‘IIn life, to truly understand the world, you must die at least once. So it is better to die young while there is time to recover and come back to life ”. The speaker is a middle-aged Italian-Jewish businessman of Ferrara who, in the early 1940s, tried to comfort his suffering son, Giorgio – who was rejected by a young woman, Micòl Finzi-Contini. . But these words have a terrible ironic meaning, for it was Mico, not Giorgio, who was taken with the rest of her Jewish family by the Nazis, and entrusted to the ally of Italy, Nazi Germany, for deportation to death camps.
Together, poor Giorgio and the impossibly subtle Micòl are non-lovers in Vittorio de Sica̵7;s The Garden of the Finzi-Continis, his incredibly disturbing and mysterious 1970 film about doomed love and fascist terror. To mark the 50th anniversary of the film winning the Best Foreign Film Academy Award and the Golden Bear award at the Berlin film festival, the film will have a special screening at the Jewish film festival of the UK, accompanied by a Zoom discussions in which the French film star, Dominique Sanda, will participate.
Directed by the same director who worked on the Bicycle Thief, the film is an adaptation of Giorgio Bassani’s 1962 novel, about a 20-year-old man who is fascinated by Finzi-Continis: a family. Jews are extremely sophisticated and reputable and possessive. of a magnificent house with a magnificent walled garden. While all the other Jews were increasingly harassed and persecuted by the Nazis, the Finzi-Continis seemed indifferent, isolated by their wealth, and when the Jews were excluded. the city’s tennis club, this very family, with defiant politeness, invited young people to play tennis on the courtyard in their gardens – Jews, non-Jews, socialist, non-socialist. This invitation came from the beautiful daughter of the Micòl family (played by Sanda) and similarly beautiful, delicate brother (played by Austrian actor Helmut Berger). Alberto is friendly with leftist Malnate (Fabio Testi) handsome, crude, a frequent visitor to the garden. Malnate’s stubborn, stubborn demeanor seems to upset Micòl – or is she secretly attracted to him?
Poor Giorgio of course loves Micòl and her whole family deeply – like Charles Ryder with the Marchmain family in Waugh’s Brideshead Revisited. He is haunted by his childhood encounter with Micòl when they were both 10 years old, and she hauntedly beckons him into this Garden of Eden. For Giorgio, these memories, reproduced as subtle flashbacks in De Sica’s movies, are what expresses the purity and intensity of his affection for her. But to Micò they make him seem like a sweet brother, and his pain and despair unfold in parallel with the terrifying progress of Nazism – a The enormous historical force made these sensations irrelevant, but somehow intensified his trivial grief.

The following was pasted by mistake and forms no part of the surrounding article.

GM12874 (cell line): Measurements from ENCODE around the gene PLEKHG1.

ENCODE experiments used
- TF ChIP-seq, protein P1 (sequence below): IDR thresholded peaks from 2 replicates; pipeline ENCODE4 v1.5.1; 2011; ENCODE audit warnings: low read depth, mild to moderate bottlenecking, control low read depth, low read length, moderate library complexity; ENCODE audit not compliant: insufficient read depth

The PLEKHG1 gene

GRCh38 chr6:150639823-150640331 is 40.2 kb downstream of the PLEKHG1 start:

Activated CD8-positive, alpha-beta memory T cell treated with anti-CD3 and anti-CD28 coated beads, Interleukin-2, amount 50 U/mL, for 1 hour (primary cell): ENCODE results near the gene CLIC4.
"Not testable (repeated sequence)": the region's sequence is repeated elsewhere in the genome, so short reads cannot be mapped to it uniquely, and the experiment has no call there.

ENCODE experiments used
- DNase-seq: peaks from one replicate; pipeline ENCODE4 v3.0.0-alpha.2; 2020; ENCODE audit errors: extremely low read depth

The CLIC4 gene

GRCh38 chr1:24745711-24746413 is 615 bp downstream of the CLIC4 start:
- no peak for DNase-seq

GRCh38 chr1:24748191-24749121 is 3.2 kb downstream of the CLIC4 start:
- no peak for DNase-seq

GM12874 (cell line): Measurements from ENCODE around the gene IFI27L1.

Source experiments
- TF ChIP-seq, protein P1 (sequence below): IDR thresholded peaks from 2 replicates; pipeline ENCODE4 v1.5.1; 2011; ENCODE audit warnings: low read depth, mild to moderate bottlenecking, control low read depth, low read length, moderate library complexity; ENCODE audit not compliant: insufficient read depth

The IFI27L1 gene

Meanwhile, its arctic-style garden and tennis games are like the Weimar Berlin pub in the Bob Fosse movie – a place supposedly resting after the horrors that surround it, or can be like Lido from Death in Venice, or even Prince Prospero’s disguise in The Masque of the Red Death. They are the places where you shouldn’t think about the disease coming.
De Sica’s film has changes compared to the novel. Bassani does not clearly describe the gruesome fate of the Finzi Contini family, while De Sica shows that they were taken away by the lavish secret police and even lured into the local classroom where Micòl studied as a child. a girl – another flashback scene. The novel only implies that there is a sexual connection between Micòl and Malnate; the film makes it clear and Bassani implies that there is a gay relationship between Alberto and Malnate, although De Sica and his two screenwriters, Vittorio Bonicelli and Ugo Pirro, do not insist on this point. Bassani has a wonderful passage in which Giorgio discusses the matter with the Malnates, who “like the truth. leave“Thinking that“ homosexuals are just ‘pitiful bastards’ … On the contrary, I think that love justifies and sanctifies everything, including homosexuality, and beyond: That love, when pure, has absolutely no material interests, is always unusual, antisocial. and so on, like art…
Malnate and Giorgio went to the movies together. In De Sica’s movie, they were watching a nasty piece of pro-Nazi news, and when Giorgio mocked the “clowns” in disgust on screen, a fascist audience blew. One punch and two men had to run out of cinema. In Bassani’s novel the scene has a similar ending, but with a more indirect opening: they will be shown “a German picture with Kristina Söderbaum” – Bassani does not specify which one but certainly this is only could be the infamous anti-epidemic propaganda film. Jew Süss, in which Söderbaum starred. (Söderbaum was a character hated by many for the rest of her life, but continued to work and her last role, a little odd, was a cameo in the movie Night Train to Venice in 1993, with the participation of Hugh Grant.)
The real star is the garden itself, captured in the dazzling light that marked many European cinematic backgrounds at that time, with exotic palm trees loved by Micòl and giant ancient airplane trees. she claims it was planted by Lucrezia Borgia. Here, Giorgio will kiss Micòl and sow his own terrible sorrow.